Experts demand UK Government reverses “political” decision to ban football fans

The UK Government’s decision to stop fans attending football matches is “more politics than evidence-based” and will “ultimately break” the sport’s ecosystem if not reversed, according to a report by the University of Liverpool’s Centre for Sports Business.

In the paper, Covid-19: the return of football fans, Dr Dan Parnell, a Senior Lecturer in Sports Business, slams the Government for its inconsistent approach to audience attendance and says those decisions are based on “class politics” rather than scientific evidence.

Pointing to the return of audiences at “prime concert halls and opera houses in London…even though they are indoor” he asks why football fans remain excluded, despite several successful socially distanced pilots in the UK and abroad; stadiums being outdoor venues; the huge impact on lower league clubs and the communities that surround them; the easily traceable nature of attending football spectators; and their role as “co-creators” of the sport’s huge public appeal.

Dr Dan Parnell said: “There is a Darwinian feel around football, if this impasse is not reversed, with the stronger clubs getting stronger and the weaker clubs perishing along the way.

“The economic reality is that, without change, the economically powerful will look to make a power grab, increase market share and develop new markets for all their subsidiary of products, academies, fans, players and more.

“Yet the collapse of clubs would have a major impact upon the economic life of the many towns and small cities they serve, and have a devastating social cost that is yet to fully recognised.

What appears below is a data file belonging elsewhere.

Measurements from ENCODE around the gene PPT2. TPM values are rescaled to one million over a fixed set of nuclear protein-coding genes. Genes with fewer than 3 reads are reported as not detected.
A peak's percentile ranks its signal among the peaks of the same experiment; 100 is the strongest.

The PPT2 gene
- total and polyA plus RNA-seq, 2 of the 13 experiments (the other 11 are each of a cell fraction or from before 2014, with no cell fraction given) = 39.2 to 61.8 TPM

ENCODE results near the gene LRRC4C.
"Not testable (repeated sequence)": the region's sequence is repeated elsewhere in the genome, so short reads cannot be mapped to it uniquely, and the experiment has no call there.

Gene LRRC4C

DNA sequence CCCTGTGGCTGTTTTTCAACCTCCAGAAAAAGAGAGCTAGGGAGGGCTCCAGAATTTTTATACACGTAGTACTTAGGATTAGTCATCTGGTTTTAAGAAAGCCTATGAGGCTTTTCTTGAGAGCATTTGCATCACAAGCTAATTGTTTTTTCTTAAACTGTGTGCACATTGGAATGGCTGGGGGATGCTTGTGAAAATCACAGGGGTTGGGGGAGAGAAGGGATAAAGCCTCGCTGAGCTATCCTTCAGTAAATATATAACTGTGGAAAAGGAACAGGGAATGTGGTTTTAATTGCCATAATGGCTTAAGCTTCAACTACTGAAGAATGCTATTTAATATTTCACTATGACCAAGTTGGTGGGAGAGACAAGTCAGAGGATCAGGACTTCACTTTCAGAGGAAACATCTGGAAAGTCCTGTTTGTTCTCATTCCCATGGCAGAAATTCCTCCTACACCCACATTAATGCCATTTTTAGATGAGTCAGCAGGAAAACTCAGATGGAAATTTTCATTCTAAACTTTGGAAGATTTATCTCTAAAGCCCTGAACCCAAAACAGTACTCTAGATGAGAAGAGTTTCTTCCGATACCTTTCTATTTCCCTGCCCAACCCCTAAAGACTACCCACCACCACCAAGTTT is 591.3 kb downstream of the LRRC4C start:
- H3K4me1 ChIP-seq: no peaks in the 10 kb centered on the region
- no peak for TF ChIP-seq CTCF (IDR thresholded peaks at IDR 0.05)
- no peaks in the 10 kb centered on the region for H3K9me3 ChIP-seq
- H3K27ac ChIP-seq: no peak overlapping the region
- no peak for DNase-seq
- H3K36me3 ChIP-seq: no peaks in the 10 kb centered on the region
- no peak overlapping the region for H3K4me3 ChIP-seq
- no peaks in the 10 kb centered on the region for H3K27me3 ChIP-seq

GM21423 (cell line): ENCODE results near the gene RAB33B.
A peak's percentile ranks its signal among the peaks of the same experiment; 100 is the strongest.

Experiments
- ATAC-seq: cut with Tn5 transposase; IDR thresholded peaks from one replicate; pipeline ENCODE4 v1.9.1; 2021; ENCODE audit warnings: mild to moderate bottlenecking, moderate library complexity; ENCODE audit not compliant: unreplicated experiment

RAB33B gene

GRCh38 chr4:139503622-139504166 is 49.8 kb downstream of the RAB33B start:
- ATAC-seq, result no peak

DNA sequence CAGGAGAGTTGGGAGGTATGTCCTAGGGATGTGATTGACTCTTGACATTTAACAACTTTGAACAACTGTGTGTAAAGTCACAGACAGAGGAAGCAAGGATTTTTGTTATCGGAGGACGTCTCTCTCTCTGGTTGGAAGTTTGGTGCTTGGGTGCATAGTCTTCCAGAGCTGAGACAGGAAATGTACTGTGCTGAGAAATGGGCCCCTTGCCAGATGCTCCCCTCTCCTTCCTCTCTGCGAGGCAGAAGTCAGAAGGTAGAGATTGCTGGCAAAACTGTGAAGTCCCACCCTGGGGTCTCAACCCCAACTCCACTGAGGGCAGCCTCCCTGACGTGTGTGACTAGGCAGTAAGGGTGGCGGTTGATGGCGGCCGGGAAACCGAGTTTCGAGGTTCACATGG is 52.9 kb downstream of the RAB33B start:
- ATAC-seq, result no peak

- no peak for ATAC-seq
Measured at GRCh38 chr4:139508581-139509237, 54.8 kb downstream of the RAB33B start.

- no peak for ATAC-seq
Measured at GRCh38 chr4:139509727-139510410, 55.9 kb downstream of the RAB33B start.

“Football clubs are deeply entwined in their communities, they have a major impact on health, wellbeing, social capital, happiness and the identity of inhabitants.”

The lack of spectators doesn’t just reduce gate receipts, but devalues sponsorship revenue; with many smaller teams reliant on local partners who cease to gain exposure with no fans, and limited television coverage.

Dr Parnell also challenges the “common misconception” that “football is awash” with money, pointing out that Premier League clubs returned a collective operating loss of £395 million in 2018-19, while in six of the last seven years wages have exceeded income across the Championship.

To survive, Dr Parnell says clubs must first “think more creatively” to increase income by “using technology and the digital world to extend their product beyond the game” and then “make much tougher financial decisions” to ensure they remain viable.

But, crucially, he says the pandemic has revealed the vital role spectators play in the football ecosystem, and that they should be treated as “co-creators” rather than a “taken-for-granted component.”

Dr Parnell added: “Football is more than just a business, clubs’ place in our communities and society is difficult to calculate, yet at present, if the UK Government does not change its policy and allow spectators to return, they threaten the sustainability of our entire football infrastructure.”

Covid-19: the return of football fans was co-authored by the University of Liverpool’s David Cockayne and Kieran Maguire and Alexander John Bond at Leeds Beckett University; Jan Andre Lee Ludvigsen at Liverpool John Moores University; Daniel Plumley and Rob Wilson at Sheffield Hallam University, and Paul Widdop at Manchester Metropolitan University. It is published in the journal Managing Sport and Leisure. To read the full report, please visit